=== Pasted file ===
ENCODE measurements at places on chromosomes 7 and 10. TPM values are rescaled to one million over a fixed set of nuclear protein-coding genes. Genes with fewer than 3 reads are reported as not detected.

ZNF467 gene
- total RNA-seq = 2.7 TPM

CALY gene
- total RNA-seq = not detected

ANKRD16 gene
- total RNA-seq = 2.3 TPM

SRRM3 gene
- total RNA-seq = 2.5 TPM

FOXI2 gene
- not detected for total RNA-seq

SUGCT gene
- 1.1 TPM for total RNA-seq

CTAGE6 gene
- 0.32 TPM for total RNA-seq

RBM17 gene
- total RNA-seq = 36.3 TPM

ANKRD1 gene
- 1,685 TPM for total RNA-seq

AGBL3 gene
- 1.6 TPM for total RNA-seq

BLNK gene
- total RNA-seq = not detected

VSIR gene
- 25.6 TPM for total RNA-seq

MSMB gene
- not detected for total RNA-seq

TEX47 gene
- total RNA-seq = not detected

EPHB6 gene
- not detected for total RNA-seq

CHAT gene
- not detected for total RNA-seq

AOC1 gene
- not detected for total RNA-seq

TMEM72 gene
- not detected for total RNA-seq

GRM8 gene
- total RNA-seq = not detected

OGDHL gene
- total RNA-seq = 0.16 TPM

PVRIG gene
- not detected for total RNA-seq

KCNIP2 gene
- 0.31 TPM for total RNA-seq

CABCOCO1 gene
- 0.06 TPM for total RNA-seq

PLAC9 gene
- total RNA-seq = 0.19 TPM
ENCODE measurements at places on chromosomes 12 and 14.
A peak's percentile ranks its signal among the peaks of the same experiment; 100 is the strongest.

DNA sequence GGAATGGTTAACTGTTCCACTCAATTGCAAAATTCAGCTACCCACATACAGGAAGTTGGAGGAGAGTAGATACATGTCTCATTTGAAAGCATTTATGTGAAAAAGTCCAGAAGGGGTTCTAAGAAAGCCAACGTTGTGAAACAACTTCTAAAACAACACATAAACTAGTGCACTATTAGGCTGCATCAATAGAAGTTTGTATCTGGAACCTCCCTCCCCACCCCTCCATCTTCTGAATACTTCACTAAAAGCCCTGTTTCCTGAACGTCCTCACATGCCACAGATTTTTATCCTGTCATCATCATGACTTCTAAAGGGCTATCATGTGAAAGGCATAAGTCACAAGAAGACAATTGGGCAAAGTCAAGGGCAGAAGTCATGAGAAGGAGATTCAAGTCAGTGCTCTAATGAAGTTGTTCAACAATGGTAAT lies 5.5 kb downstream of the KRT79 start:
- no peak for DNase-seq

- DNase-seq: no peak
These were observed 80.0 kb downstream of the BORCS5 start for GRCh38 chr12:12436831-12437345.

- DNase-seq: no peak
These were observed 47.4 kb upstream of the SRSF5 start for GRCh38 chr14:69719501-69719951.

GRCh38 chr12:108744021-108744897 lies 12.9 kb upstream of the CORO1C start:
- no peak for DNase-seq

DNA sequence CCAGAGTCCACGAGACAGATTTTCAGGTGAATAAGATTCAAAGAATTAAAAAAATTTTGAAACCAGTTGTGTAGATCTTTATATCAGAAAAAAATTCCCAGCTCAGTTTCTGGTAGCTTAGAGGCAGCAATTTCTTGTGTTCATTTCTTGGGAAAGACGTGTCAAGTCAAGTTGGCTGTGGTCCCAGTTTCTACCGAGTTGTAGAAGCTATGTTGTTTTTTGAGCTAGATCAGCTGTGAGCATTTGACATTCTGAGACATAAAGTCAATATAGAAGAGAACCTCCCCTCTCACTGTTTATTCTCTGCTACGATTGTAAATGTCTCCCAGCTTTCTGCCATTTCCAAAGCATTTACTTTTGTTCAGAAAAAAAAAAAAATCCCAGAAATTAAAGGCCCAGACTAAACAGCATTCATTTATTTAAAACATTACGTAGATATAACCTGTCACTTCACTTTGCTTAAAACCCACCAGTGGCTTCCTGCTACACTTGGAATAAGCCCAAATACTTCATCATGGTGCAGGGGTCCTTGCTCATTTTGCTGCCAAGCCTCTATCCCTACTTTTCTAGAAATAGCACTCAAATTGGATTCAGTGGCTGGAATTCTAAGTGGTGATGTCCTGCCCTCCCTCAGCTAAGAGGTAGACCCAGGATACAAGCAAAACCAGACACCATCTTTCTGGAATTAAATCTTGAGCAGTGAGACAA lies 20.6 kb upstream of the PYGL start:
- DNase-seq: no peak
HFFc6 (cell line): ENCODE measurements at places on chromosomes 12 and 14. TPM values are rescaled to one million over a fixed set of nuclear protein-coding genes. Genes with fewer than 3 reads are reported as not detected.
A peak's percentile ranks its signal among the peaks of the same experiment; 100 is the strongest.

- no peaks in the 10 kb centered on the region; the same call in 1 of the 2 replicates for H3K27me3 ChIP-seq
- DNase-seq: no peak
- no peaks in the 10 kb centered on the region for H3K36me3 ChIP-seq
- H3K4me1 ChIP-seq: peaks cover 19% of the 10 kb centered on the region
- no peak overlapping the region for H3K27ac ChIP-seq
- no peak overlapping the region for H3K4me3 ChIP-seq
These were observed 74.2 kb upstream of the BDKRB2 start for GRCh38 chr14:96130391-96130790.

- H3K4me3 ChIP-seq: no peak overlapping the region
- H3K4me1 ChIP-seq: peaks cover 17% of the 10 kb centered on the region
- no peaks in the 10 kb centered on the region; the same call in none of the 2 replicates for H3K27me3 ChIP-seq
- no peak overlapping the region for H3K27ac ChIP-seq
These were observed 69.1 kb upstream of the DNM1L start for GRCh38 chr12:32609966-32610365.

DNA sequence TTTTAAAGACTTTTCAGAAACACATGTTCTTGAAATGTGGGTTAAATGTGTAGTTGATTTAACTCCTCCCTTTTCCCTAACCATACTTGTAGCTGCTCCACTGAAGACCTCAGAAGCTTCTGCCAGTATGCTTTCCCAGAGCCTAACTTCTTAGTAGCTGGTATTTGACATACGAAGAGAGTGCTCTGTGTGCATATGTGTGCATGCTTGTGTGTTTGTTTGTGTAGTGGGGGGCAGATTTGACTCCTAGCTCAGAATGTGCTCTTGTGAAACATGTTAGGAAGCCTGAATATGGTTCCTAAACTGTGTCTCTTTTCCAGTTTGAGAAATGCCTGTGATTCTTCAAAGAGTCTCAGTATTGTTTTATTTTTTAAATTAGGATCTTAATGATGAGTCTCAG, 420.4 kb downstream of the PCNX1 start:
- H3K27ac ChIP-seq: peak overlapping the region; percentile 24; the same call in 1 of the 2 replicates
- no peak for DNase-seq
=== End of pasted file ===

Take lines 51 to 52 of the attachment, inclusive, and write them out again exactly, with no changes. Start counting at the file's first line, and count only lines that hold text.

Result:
A peak's percentile ranks its signal among the peaks of the same experiment; 100 is the strongest.

DNA sequence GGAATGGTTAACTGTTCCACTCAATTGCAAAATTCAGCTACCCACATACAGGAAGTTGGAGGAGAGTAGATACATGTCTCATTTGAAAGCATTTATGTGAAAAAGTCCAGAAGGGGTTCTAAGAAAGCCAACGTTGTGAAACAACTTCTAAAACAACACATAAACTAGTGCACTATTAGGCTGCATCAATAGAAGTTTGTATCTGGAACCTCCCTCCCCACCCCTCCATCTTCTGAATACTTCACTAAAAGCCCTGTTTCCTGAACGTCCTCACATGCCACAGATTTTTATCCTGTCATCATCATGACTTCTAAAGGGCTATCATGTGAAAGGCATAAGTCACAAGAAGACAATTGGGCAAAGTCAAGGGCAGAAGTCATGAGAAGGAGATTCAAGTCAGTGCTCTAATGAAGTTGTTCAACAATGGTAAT lies 5.5 kb downstream of the KRT79 start: